Get Familiar With Your Driver Settings: You driver settings help to strike a balance between the image quality of the game and its speed. You can, therefore, tweak them to get the balance right depending on your individual preference. Texture filtering, anti-aliasing, ambient occlusion, tessellation and vertical sync can all have a big impact on how a game looks and plays. As well as your driver settings, you can also adjust the in-game settings to improve performance further.

 

Put the Focus on Gaming: To make sure as many system resources as possible are available for gaming it's a good idea to disable any unnecessary start-up programs. Windows has an inbuilt tool for this, but if there are any programs, you are unsure of, always research them before you decide whether to disable them, as they may be necessary for the smooth running of your PC.




Is Overclocking Right For You?

You can also see significant improvements in the speed of games by overclocking your graphics card. However, overclocking comes with some risks, so you need to be prepared to accept these before you start. Most significantly overclocking can reduce the life of your graphics card and usually any overclocking will invalidate your warranty. Overclocking will also draw more power and increase the temperature of the GPU because you are running the card in its usual operating conditions.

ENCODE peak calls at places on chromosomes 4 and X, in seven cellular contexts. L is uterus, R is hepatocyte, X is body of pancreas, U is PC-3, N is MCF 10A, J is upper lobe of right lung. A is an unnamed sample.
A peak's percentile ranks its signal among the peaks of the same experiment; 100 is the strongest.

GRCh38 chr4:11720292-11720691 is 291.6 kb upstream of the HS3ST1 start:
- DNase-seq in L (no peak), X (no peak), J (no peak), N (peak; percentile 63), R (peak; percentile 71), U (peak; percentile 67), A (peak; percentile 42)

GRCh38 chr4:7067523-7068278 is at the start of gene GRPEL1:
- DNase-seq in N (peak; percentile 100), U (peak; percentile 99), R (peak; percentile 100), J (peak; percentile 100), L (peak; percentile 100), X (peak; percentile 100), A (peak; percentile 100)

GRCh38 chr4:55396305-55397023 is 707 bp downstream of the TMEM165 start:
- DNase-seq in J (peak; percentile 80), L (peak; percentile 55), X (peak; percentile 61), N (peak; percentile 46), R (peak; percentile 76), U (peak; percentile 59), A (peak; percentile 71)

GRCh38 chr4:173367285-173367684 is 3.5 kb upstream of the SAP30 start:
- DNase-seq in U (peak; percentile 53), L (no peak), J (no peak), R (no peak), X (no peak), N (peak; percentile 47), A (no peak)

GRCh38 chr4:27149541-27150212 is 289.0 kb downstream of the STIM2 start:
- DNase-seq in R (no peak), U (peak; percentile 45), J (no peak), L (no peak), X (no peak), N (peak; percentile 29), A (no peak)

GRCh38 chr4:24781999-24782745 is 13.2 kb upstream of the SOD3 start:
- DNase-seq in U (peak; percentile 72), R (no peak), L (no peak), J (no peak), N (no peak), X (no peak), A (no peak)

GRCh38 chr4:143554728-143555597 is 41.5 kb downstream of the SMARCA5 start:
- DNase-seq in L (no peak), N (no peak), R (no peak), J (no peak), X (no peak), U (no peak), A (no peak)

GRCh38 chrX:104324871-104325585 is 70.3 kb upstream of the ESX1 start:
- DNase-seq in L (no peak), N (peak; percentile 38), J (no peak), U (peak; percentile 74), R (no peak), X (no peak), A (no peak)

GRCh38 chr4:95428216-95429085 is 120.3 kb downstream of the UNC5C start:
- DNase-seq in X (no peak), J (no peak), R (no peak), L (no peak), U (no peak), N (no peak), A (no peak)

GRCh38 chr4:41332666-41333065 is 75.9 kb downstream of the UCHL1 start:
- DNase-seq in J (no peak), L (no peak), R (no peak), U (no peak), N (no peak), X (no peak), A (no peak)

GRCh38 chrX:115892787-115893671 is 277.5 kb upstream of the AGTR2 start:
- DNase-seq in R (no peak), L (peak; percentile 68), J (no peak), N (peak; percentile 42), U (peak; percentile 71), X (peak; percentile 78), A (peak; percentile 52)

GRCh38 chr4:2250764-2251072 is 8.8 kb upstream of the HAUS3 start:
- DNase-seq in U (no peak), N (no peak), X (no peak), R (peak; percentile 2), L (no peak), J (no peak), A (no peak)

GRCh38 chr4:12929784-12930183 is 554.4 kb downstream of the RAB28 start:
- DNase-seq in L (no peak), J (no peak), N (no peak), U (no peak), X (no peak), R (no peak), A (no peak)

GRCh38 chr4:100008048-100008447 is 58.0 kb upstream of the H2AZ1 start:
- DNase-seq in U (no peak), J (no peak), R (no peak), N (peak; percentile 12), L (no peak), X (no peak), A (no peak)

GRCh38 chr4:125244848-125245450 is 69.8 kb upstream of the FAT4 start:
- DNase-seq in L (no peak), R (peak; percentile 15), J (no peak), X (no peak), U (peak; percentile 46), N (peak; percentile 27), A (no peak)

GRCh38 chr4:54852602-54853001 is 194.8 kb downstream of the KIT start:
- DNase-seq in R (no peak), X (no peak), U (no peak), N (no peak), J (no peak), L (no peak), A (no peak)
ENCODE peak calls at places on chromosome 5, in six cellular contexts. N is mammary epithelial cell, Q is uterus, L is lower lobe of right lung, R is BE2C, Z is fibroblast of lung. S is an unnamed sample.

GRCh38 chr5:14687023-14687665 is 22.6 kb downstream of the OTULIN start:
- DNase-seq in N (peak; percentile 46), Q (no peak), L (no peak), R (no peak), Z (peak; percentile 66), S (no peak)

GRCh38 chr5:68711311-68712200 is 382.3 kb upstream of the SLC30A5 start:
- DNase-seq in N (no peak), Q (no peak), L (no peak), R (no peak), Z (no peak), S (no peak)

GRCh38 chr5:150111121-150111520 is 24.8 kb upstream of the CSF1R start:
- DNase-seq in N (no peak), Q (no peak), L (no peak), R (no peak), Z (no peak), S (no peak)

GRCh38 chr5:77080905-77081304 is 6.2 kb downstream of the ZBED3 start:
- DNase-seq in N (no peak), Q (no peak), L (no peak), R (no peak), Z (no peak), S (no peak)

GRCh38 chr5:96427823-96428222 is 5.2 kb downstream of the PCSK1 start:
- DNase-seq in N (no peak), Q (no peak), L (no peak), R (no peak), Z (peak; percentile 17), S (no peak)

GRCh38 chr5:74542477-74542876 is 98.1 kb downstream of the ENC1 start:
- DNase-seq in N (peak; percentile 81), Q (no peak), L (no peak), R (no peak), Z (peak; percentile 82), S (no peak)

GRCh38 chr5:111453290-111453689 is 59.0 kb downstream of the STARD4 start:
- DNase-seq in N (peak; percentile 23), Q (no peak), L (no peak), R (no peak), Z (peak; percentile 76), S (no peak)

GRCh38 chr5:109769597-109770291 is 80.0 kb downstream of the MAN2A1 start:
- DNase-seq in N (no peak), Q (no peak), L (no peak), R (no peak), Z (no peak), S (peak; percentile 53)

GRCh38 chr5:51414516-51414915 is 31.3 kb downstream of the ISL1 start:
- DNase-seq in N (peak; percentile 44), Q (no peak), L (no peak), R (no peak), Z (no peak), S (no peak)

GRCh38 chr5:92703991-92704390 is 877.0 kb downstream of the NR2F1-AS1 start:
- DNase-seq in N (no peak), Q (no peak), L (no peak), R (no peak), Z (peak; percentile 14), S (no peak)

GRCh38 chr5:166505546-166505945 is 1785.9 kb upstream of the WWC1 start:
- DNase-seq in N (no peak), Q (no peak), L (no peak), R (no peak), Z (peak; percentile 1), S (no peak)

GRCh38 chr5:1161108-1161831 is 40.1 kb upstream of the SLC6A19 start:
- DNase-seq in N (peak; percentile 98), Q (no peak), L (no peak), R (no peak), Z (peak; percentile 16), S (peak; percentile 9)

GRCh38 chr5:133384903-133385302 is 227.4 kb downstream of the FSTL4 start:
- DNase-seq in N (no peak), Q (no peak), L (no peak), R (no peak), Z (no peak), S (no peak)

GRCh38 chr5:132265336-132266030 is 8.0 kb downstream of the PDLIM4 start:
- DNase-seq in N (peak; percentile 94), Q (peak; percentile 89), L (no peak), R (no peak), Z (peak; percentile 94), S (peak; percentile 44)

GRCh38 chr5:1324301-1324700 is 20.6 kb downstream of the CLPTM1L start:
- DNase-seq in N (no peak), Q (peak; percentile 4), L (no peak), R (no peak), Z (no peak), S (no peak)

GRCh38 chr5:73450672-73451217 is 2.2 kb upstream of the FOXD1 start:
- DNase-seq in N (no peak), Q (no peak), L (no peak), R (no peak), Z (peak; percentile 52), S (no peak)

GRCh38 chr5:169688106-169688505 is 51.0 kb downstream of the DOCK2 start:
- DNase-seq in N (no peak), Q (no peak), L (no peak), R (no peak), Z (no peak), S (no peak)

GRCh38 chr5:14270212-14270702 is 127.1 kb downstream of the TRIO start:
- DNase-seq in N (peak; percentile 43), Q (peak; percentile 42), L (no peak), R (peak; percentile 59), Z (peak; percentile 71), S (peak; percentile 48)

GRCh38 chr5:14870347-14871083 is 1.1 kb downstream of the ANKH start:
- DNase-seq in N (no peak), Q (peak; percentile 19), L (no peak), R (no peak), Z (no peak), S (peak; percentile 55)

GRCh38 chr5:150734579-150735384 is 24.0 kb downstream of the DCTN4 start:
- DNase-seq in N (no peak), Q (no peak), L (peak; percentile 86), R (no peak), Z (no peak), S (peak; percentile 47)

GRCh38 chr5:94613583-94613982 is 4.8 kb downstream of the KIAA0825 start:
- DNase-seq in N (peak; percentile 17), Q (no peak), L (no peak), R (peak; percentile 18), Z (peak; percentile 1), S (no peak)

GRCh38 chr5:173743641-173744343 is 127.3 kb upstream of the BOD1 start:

Cooling, therefore, will be important and ensuring sufficient airflow through your PC case is vital. Tie back cables to allow air to flow through unimpeded, and you may need to add more fans or use a GPU overclock tool to increase the fan speed on the graphics card itself to keep things cool.

There are also other overclocking tools available, and these can help to achieve better results. They allow you to change power targets and the memory and GPU frequencies to see what gives you the most gains. Before you start the process, always take a baseline reading, so you know what has the most beneficial effect. 

At every stage of the overclocking process, it's important to weigh up whether the gains you make are worth the payoff regarding additional heat being generated or extra power being consumed. If there isn't much in it, speed or image-quality wise, it might not be worth the extra strain on your system.

However, that said there are people who have made significant gains in the speed of their systems for gaming, and there is usually a little extra capacity built into a graphics card for those who know how to utilize it in the right way. There is plenty of advice available online so research the possibilities and then tread carefully. If you are successful, it’s a great way to get better performance out of your PC for no financial outlay.